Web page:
One of the most common and often most difficult discussions in any planning process is the one that comes after the fun, creative prioritising of the possibilities and exiting new programmes - 'what are we going to stop doing?' This is especially tricky if it means closing down programmes or even venues, or stopping funding things. People are attached, sometimes beyond reason, to certain things, even when the bigger picture suggests a need to move on. The need for change that involves what some call 'creative destruction' is implicit in the thinking around resilience - in my own work, but also arguments by others, including Diane Ragsdale recently. (I'm not keen on the term myself, too negative even in its oxymoronic catchiness.)
NESTA have just published 'The Art of Exit' by Laura Bunt and Charles Leadbetter, a report 'in search of creative decommissioning'. the looks at how combining innovation and decommissioning can be used to improve public services - or at least to find better solutions to problems which have traditionally been addressed through public services. (I suspect something of a privatisation agenda behind some of the examples.) They put this in the context of reduction in public spending, although very acceptingly it seems to me. (If I knew more precisely what neo-liberal meant I might use it here.) That said, there are some useful studies in the report, and a potentially useful set of steps identified.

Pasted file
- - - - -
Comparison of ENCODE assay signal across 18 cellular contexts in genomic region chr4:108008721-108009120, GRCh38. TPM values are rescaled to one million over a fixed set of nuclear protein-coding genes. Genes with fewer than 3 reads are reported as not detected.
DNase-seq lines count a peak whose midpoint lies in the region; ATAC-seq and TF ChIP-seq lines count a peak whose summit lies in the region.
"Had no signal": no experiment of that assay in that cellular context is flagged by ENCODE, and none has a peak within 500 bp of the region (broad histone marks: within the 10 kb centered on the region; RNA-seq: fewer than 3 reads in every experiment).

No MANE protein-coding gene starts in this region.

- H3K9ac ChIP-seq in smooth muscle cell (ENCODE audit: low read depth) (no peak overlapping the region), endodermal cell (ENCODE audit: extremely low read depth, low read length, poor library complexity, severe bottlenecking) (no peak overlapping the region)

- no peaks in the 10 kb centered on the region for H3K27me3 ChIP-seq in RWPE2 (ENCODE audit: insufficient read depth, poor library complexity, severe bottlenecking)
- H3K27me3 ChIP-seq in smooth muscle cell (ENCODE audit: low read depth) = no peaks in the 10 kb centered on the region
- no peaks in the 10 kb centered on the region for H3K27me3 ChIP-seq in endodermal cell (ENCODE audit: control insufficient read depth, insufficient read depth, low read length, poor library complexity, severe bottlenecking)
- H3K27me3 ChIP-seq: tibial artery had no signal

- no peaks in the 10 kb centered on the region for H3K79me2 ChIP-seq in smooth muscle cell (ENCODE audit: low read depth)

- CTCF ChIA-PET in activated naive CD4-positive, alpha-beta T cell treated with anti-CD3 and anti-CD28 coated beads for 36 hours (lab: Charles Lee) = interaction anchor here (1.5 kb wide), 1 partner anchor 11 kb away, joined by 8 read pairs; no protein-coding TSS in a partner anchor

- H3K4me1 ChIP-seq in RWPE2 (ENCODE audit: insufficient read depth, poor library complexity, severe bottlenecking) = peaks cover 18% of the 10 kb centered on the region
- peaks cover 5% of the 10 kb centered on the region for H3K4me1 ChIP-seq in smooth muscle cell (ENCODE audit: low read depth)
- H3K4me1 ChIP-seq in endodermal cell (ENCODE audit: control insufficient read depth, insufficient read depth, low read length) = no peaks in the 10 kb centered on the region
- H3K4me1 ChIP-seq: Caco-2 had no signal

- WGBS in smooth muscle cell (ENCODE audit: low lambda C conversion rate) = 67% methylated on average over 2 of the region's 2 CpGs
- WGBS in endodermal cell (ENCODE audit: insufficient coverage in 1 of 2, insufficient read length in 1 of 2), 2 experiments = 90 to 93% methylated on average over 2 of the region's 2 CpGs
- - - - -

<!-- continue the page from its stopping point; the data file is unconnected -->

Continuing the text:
These are not put forward as a blueprint, or sequential, but include two strands 'innovation' and 'decommission'. The six actions are:
- show current provision is untenable
- engage and understand
- create a vision and mobilise around it
- plan to make a break
- formalise and scale
- dismantle, switch and redeploy
One can see fairly clumsy attempts to do this being made in the arts - eg with Darlington council and the arts centre, or at a national level with audience development, or arguably around philanthropy. This difficulty is when these are changes are driven by fund-holders, rather than the collective, and when - as Bunt and Leadbetter discuss - politics and formal accountability processes hamper that switch to new ways of working. These get in the way of what I would suggest is a key element of successful creative decommissioning: collective co-design, involving 'providers', 'users' and 'funders' on an equal basis. if you're grappling with how to move from a situation which is simply not delivering what it could, or not sustainable, it may be a useful read.
(Actually, although my title says this is not about Jeremy Hunt, the first and last of the bullet points above do seem applicable...)